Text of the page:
Professor Griffiths asked "what I had in mind" when advocating top-up fees to "distinguish between the different income groups without injustice" (THES, February 3). Can it be that Professor Griffiths regards the present fee system as just? It is described by some of my colleagues as constituting one of the most perversely unfair systems of finance ever imposed in the United Kingdom (Glennerster, Falkingham and Barr in The Dynamic of Welfare to be published on February ).
However, I have always made it clear that I would not wish to advocate any such change in fee structure unless, as the paper to the London School of Economic's academic board in 1993 put it ". . . scholarship provision (is) greatly enhanced in order to ensure that the tradition of access to the school is maintained". At present the LSE sets aside a sum (Pounds 848,000 in 1993/94) derived from the fees paid by non-European Union students (Pounds 13,717,000 from 2,000 students in 1993/94) and this is then distributed to those students in the form of scholarships awarded on the basis of need (136 benefited in 1993/94).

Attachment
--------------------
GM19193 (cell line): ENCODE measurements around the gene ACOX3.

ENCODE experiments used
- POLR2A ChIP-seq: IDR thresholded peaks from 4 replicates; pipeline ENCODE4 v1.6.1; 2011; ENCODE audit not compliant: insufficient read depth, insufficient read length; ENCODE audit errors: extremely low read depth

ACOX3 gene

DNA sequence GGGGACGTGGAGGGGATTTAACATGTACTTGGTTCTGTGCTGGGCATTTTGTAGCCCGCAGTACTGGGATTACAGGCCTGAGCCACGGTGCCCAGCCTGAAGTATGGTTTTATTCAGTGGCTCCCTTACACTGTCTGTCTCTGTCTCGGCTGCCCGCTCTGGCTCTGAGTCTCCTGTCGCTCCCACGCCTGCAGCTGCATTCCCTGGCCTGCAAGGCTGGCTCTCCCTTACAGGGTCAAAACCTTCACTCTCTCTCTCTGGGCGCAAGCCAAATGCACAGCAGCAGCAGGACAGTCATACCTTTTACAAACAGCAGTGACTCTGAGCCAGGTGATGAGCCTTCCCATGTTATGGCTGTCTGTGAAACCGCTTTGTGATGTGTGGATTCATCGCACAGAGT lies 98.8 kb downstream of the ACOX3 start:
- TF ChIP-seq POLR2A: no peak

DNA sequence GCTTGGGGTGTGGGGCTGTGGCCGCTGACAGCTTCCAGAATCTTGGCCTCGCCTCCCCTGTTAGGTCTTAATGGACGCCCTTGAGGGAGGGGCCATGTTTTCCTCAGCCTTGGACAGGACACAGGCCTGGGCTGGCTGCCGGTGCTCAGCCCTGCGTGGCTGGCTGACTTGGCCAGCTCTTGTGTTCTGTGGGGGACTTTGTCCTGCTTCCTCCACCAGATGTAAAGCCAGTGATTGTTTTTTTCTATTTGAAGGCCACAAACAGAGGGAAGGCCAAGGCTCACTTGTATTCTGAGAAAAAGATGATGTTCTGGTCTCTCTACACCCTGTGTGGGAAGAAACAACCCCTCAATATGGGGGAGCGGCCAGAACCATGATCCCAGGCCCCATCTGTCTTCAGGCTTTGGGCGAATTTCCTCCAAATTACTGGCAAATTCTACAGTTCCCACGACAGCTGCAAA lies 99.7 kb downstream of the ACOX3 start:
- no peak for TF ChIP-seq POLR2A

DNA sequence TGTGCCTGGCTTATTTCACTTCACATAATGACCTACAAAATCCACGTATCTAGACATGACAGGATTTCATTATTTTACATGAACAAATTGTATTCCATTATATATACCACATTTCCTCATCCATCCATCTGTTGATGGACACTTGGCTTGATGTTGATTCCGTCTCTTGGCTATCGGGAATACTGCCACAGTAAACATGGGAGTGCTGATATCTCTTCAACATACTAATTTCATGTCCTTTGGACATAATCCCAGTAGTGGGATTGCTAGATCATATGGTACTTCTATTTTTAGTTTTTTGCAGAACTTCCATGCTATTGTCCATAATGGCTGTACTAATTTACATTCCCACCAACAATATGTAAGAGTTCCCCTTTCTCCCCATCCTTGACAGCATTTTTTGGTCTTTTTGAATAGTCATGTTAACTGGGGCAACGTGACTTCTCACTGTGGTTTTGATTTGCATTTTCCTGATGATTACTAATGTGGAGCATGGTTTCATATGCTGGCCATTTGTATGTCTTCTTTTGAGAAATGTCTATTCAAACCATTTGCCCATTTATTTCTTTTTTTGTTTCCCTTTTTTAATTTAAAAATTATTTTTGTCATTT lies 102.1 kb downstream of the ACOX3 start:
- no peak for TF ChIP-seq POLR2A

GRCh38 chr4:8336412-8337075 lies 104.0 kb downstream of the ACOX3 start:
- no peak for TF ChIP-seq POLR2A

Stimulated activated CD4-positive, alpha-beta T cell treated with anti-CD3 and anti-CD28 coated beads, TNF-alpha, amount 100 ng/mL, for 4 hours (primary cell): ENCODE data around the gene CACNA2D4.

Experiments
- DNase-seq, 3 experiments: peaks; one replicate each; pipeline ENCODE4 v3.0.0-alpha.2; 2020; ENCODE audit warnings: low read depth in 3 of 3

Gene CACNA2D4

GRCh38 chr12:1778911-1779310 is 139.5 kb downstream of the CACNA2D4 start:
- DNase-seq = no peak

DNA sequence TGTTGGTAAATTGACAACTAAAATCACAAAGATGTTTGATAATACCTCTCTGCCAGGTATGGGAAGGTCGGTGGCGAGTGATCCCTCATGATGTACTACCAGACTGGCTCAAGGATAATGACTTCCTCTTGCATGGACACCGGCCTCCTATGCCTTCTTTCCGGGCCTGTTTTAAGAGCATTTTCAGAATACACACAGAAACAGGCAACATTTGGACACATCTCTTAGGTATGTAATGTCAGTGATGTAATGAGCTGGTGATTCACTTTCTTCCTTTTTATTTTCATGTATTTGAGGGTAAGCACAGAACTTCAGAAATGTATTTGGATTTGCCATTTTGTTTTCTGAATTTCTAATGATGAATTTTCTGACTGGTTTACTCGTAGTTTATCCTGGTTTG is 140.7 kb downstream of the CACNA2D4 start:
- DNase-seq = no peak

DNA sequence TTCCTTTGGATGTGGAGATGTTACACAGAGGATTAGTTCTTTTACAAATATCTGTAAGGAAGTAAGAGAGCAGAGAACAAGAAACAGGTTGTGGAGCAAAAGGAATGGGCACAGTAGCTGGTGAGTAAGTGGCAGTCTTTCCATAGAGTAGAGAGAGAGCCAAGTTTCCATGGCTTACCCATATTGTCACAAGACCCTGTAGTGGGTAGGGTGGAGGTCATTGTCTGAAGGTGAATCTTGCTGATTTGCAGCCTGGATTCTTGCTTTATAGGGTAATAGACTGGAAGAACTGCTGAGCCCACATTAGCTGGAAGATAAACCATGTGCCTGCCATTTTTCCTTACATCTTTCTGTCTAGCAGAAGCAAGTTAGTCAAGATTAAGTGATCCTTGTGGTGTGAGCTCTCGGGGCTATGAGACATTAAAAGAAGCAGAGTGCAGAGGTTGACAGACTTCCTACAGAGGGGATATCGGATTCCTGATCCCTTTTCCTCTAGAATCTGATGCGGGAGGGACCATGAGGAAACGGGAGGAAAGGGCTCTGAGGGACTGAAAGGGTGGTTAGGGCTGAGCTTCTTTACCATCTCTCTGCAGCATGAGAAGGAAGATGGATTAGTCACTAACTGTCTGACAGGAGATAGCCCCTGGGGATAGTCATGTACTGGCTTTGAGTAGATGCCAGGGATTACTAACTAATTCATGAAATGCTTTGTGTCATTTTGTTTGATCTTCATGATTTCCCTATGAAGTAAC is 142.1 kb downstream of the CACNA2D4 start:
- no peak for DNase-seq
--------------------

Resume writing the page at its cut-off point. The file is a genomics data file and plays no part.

I have always assumed that this scheme could readily be extended to European Union nationals since such countries have, on average, among the highest per capita incomes in the world. In the particular case of British students we would be greatly helped by the fact that the student maintenance grant is means tested and we would be able to use that as an index of "need" since the assessment of that, as Tessa Blackstone pointed out in the article that gave rise to this correspondence, is always the most difficult aspect of such arrangements.
As well as being more equitable than the present arrangements, such a scheme has always appealed to me on moral grounds since it would involve treating individuals on the basis of their personal circumstances and not, as at present, differentially on the basis of their nationality or mode of study.
London School of Economics
and Political Science